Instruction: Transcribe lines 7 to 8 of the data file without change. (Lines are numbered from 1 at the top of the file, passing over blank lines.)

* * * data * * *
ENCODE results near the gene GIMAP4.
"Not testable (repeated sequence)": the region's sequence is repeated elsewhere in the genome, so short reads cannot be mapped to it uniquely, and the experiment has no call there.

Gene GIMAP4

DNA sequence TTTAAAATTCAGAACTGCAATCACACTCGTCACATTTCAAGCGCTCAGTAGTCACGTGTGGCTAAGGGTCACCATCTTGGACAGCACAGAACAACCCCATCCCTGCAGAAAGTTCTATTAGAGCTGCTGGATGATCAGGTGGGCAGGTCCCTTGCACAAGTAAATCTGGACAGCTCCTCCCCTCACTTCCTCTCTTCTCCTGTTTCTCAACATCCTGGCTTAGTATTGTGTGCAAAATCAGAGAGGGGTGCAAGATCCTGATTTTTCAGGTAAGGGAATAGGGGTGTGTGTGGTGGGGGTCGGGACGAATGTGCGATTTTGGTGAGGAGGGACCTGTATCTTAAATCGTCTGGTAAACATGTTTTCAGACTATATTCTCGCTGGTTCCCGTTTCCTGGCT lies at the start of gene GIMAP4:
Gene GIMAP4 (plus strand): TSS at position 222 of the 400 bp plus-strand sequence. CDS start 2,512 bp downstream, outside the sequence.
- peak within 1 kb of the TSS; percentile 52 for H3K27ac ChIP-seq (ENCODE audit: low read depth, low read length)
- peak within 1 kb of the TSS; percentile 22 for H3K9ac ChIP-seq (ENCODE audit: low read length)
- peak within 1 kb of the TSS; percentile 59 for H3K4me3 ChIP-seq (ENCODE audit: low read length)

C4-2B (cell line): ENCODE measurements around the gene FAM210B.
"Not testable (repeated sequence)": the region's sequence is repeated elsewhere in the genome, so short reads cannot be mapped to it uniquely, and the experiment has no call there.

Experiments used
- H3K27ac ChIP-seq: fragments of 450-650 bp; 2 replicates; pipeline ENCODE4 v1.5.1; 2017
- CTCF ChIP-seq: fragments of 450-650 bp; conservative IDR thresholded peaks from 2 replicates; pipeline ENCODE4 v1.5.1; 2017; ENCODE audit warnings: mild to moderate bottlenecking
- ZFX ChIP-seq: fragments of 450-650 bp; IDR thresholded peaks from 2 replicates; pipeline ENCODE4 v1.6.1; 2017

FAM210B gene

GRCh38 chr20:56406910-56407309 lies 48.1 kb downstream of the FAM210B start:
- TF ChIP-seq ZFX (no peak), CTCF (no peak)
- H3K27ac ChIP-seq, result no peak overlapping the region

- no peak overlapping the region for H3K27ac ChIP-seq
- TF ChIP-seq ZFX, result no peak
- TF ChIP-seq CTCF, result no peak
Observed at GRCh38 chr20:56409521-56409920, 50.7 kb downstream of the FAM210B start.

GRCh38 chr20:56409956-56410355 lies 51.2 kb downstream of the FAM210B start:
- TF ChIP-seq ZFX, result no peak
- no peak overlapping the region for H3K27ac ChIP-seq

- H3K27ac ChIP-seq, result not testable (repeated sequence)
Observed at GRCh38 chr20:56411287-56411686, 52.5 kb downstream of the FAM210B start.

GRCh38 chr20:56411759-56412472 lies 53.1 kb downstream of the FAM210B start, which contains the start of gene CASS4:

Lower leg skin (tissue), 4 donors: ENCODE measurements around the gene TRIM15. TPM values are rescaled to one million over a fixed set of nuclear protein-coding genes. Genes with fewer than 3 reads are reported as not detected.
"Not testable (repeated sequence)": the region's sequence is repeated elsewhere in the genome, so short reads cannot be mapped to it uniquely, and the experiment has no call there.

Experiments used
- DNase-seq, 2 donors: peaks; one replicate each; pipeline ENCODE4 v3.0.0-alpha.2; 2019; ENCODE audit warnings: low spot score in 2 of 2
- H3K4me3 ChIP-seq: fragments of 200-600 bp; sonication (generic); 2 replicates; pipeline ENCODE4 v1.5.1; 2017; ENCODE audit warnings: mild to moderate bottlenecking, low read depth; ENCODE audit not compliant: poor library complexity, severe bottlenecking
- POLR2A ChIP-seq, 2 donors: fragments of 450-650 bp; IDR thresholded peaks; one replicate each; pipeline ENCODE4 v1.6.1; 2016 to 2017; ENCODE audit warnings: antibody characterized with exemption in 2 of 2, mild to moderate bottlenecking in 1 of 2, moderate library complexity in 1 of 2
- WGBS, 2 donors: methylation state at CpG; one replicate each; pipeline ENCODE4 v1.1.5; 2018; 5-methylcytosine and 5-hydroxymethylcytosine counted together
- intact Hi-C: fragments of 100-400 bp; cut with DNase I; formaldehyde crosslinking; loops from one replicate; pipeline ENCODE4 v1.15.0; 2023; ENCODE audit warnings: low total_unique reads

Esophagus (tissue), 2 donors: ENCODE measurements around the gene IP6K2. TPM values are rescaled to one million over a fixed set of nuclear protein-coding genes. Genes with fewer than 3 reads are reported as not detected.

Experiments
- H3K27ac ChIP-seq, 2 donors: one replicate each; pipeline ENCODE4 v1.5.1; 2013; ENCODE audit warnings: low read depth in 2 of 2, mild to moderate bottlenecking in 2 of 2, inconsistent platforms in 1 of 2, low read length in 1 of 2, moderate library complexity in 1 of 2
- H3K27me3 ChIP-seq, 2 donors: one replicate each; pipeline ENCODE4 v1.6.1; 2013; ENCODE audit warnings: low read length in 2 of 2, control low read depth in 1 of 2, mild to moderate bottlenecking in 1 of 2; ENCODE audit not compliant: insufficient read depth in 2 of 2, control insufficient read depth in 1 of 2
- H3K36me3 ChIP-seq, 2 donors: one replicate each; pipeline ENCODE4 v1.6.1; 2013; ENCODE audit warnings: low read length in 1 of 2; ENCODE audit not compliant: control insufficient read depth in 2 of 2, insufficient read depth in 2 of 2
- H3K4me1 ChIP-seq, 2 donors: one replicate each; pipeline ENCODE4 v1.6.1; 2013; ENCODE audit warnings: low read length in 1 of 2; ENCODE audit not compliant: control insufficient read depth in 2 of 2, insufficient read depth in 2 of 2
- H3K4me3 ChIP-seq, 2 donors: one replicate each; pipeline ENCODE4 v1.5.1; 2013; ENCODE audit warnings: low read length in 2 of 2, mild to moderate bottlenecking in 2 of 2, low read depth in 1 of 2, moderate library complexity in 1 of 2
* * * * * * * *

- peak within 1 kb of the TSS; percentile 22 for H3K9ac ChIP-seq (ENCODE audit: low read length)
- peak within 1 kb of the TSS; percentile 59 for H3K4me3 ChIP-seq (ENCODE audit: low read length)